Do we build products, services, or courses, and then find out after launching it that there are not enough paying customers to make it profitable? This is an "Oh sh*t" moment that many go through. Some will grudgingly accept failure and learn from it. Others will continue to plod along, hoping for a success. But the market is brutal. It is telling you that they don't like what you have to offer. By the time you figure it out, it will prove to be a very costly lesson in time, energy, money, and confidence.
Alberto Savoia, author of "Right It," knows this well from his experience. He writes,
"Most new products, services, businesses, and initiatives will fail soon after they are launched—regardless of how promising they sound, how much their developers commit to them, or how well they execute them."
(You will also find my interview with Alberto Savoia in the blog post "Five Questions for Alberto Savoia: A Man on a Mission to Prevent Failures Among Entrepreneurs.")
So how do you eliminate failures right from the get-go? You have to pretotype that Savoia popularized and writes about in his practical book. The idea of pretotyping applies to all of us, not just entrepreneurs. Why fail when you don't have to? All you have to do is pretotype, gather data, make a go-no-go decision. It's not that complicated.
What is Pretotyping?
Pretotyping is pretending you have a prototype of a product, service, or a workshop (in my example below) so you can find out whether customers are willing to pay. If customers are not willing to pay, you will fail. If you still decide to go forward, you will be taking a huge risk. Great customers are those who pay before you even have a product.
You can think of pretotyping as similar to what they use in manufacturing called build to order. In the beginning, you are building a customized product, so you have to build based on customers' willingness to pay. And that is what you have to do when you are trying to get valuable information from customers.
Tesla's Example of Pretotyping
Before Tesla built their Model 3 car, they pretotyped the concept to gauge customers' interest in the car. They wanted customers to make a commitment by preordering it online by putting down $1,000 deposit. Over 115,000 put down $1,000 before even seeing the what the car would look like. That showed Tesla that they can now build the car since there is not just passing interest but people were expressing it with cold hard cash. It was time to build the car and they did. Not only did I not preorder the car, I did not see this as a sign to purchase Tesla stock.
My Simple Example of Pretotyping
Have a one day workshop to teach people how to interview for a job.
I gave a talk and asked people at the end how many would be interested in attending a paid workshop.
Out of fifteen people who attended, I think close to ten raised their hands. So I thought I had customers. But raising a hand at a free talk costs one nothing.
Test the Workshop Idea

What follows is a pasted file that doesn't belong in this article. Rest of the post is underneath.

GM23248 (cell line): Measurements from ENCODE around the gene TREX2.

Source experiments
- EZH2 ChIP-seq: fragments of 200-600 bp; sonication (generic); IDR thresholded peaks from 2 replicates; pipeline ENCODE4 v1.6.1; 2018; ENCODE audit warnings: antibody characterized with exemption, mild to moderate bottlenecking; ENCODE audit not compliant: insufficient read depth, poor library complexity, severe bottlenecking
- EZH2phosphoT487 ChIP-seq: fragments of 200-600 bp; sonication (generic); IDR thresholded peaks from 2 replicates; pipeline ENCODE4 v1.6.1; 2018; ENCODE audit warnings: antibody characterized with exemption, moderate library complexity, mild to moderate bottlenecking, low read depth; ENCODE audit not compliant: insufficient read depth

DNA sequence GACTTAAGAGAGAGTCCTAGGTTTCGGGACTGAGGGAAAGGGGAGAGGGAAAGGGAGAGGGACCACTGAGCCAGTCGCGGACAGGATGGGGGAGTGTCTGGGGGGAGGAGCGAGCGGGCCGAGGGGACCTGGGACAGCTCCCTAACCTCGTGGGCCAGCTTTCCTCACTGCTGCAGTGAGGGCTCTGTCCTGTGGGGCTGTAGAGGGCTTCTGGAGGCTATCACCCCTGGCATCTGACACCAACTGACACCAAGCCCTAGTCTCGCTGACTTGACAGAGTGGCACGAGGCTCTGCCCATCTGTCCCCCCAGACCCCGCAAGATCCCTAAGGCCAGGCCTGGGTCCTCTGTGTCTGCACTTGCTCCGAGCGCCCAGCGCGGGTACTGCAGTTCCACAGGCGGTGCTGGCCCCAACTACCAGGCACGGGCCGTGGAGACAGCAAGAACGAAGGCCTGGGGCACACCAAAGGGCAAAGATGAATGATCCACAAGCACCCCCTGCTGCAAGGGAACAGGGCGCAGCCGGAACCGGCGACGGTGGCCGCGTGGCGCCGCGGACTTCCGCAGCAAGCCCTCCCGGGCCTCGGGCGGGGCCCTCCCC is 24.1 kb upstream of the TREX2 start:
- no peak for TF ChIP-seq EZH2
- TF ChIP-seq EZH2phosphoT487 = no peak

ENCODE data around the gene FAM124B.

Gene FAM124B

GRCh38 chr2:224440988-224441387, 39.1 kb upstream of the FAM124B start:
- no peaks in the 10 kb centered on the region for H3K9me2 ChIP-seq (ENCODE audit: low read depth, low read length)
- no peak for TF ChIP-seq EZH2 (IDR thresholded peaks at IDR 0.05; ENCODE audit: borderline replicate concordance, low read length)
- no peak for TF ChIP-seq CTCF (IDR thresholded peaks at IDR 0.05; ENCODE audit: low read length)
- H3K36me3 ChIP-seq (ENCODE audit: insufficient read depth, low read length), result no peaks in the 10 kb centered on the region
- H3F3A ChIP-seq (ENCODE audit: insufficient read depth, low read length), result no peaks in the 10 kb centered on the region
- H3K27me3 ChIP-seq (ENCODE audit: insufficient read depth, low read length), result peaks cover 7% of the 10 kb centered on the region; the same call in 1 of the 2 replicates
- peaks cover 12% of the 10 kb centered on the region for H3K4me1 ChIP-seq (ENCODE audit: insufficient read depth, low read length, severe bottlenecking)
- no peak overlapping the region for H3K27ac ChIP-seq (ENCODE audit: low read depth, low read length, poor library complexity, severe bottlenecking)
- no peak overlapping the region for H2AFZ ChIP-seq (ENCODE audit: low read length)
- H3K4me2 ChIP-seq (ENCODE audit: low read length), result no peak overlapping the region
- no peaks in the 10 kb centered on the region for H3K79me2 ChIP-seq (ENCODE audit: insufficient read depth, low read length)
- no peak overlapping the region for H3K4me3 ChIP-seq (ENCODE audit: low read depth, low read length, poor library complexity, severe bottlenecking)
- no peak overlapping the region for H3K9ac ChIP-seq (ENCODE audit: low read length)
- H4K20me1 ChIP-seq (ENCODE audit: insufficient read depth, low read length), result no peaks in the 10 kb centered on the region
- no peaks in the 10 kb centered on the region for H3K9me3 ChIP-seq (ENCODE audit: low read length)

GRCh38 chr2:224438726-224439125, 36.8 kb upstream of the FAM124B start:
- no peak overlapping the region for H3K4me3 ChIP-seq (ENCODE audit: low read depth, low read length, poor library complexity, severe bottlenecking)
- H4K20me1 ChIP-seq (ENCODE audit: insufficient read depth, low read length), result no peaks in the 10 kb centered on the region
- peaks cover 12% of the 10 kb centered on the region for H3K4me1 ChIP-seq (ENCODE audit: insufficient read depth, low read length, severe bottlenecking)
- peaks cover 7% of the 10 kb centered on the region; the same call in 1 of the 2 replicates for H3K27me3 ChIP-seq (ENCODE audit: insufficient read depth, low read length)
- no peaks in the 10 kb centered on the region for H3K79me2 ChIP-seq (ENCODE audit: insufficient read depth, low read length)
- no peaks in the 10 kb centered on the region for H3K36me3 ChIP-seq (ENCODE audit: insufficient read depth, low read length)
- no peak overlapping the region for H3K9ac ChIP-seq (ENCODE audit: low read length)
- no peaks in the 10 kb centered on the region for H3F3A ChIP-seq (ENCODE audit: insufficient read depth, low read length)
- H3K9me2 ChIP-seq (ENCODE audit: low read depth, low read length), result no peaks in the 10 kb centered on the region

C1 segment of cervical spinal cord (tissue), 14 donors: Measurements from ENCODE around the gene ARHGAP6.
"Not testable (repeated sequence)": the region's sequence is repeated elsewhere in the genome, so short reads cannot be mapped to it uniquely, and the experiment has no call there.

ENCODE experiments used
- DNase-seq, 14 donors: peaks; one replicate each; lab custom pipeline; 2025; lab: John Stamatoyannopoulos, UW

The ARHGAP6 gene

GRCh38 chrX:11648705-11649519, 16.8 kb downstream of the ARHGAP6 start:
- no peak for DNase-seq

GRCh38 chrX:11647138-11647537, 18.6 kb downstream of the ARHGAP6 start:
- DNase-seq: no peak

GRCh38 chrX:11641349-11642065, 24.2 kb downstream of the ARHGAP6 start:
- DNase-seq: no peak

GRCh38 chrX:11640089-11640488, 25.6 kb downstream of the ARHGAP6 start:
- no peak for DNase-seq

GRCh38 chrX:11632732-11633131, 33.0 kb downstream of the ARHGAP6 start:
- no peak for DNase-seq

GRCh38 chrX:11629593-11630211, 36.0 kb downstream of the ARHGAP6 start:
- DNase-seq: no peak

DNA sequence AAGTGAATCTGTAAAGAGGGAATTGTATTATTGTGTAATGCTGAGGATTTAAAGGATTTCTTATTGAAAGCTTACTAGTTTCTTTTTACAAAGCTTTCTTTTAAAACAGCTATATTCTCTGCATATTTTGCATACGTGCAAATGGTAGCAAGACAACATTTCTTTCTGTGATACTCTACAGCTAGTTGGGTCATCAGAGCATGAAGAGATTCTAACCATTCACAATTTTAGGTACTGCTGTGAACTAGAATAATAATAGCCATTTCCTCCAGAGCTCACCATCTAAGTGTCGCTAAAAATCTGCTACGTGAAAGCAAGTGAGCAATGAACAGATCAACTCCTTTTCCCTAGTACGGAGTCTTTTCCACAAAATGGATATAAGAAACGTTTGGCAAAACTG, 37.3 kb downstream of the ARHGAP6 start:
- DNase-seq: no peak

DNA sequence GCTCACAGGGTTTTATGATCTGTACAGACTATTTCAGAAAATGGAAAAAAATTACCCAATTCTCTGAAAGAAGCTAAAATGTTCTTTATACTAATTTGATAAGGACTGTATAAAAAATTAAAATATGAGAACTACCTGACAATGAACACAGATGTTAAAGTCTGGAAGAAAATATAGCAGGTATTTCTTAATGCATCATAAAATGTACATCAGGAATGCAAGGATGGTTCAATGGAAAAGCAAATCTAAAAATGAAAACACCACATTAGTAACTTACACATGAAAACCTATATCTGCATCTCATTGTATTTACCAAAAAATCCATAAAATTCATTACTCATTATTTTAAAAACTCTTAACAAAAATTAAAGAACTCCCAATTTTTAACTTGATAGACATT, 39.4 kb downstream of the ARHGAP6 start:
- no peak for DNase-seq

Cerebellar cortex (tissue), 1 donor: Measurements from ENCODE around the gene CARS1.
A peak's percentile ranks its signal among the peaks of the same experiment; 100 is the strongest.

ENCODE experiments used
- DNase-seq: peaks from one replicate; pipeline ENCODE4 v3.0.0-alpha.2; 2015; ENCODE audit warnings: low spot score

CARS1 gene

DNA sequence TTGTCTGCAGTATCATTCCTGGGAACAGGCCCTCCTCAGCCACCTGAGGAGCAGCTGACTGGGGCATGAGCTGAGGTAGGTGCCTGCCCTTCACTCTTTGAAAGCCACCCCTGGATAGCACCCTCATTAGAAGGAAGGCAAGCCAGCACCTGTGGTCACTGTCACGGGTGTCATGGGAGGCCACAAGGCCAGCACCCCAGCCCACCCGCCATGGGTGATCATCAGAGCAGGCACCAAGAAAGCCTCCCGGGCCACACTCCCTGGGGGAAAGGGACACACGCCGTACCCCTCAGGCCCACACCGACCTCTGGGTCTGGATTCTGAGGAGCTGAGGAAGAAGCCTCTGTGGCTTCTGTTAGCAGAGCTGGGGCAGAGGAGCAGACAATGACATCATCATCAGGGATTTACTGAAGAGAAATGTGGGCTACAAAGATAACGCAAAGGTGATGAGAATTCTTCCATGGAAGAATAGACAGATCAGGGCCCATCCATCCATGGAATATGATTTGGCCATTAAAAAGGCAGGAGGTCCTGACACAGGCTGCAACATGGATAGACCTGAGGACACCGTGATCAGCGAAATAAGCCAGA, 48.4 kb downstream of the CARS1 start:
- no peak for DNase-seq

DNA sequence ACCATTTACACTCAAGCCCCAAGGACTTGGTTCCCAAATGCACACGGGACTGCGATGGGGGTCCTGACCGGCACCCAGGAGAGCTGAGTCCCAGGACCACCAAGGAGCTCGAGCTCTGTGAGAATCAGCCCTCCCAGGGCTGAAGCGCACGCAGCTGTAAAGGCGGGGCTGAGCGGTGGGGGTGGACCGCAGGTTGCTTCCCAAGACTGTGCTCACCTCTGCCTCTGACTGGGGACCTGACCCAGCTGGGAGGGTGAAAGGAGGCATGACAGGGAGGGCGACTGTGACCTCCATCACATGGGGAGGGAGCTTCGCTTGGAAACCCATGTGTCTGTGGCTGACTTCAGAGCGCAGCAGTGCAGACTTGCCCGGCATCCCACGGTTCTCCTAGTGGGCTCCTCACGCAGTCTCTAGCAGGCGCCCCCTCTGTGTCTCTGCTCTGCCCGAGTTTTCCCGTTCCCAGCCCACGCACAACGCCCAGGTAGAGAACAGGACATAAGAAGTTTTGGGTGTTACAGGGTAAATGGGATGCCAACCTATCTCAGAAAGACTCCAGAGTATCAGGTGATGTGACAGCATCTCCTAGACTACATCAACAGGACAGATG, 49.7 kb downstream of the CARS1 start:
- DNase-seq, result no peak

I sent an email with one-pager advertising the workshop and the agenda. I priced it at $299, which I thought was very reasonable and would accommodate up to ten people. I knew that I needed at the minimum five paid customers to make it work.
Response from Customers
I got only one response from someone who was ready to attend the workshop and was willing to send me the payment. Well one is better than none, but not sufficient to conduct a workshop, so I had to move to the back up plan if doing the workshop made no business sense.
Back Up Plan
I contacted the client and told him that the workshop idea will not prove very useful to him since clients have different backgrounds. Instead, I have decided to conduct two 75 minutes of one-on-one coaching sessions for the same price.
In fact, this client was getting an excellent deal. He would now get two one-on-one coaching sessions for $299, which would have cost him $499. The client gladly took the two sessions and liked it so much that he has become one of my best clients.
For now, I have dropped the plan to do a workshop for now. I may pretotype it again in the future before committing to it.
You have to pretotype to see if customers are willing to pay for your product, service, course, etc. If you don't get the numbers you need, you have to have a backup plan to take care of those who were ready to pay or already paid for it. You may lose a little, but it is better to lose a little by learning a valuable lesson than to lose a lot by not knowing whether you will get any customers. You have to fail very fast.
So pretotyping is something we should all do before we build anything. It can be as simple as my conducting a workshop or building a product or service. You need some data to justify building a prototype. Without customer data, you will be flying blind and crash. Pretotyping is a simple way to mitigate failures.
Jay Oza is an author, speaker, executive coach. He makes people thrive on high stakes stage whether it's for a job interview, a sales presentation or a high-stakes speech. He is the author of a practical book Winning Speech Moments: How to Achieve Your Objective with Anyone, Anytime, Anywhere. You can get this book on Amazon for $9.99 for a limited time. Please download the free speech checklist that you can use to help you create a winning speech for any situation.
Please contact him if you would like to discuss how you can work with him even if you are budget constrained due to the pandemic. If you are interested in inviting him to give a Zoom talk on job Interviewing or high-stakes speaking, you can reach him at email@example.com.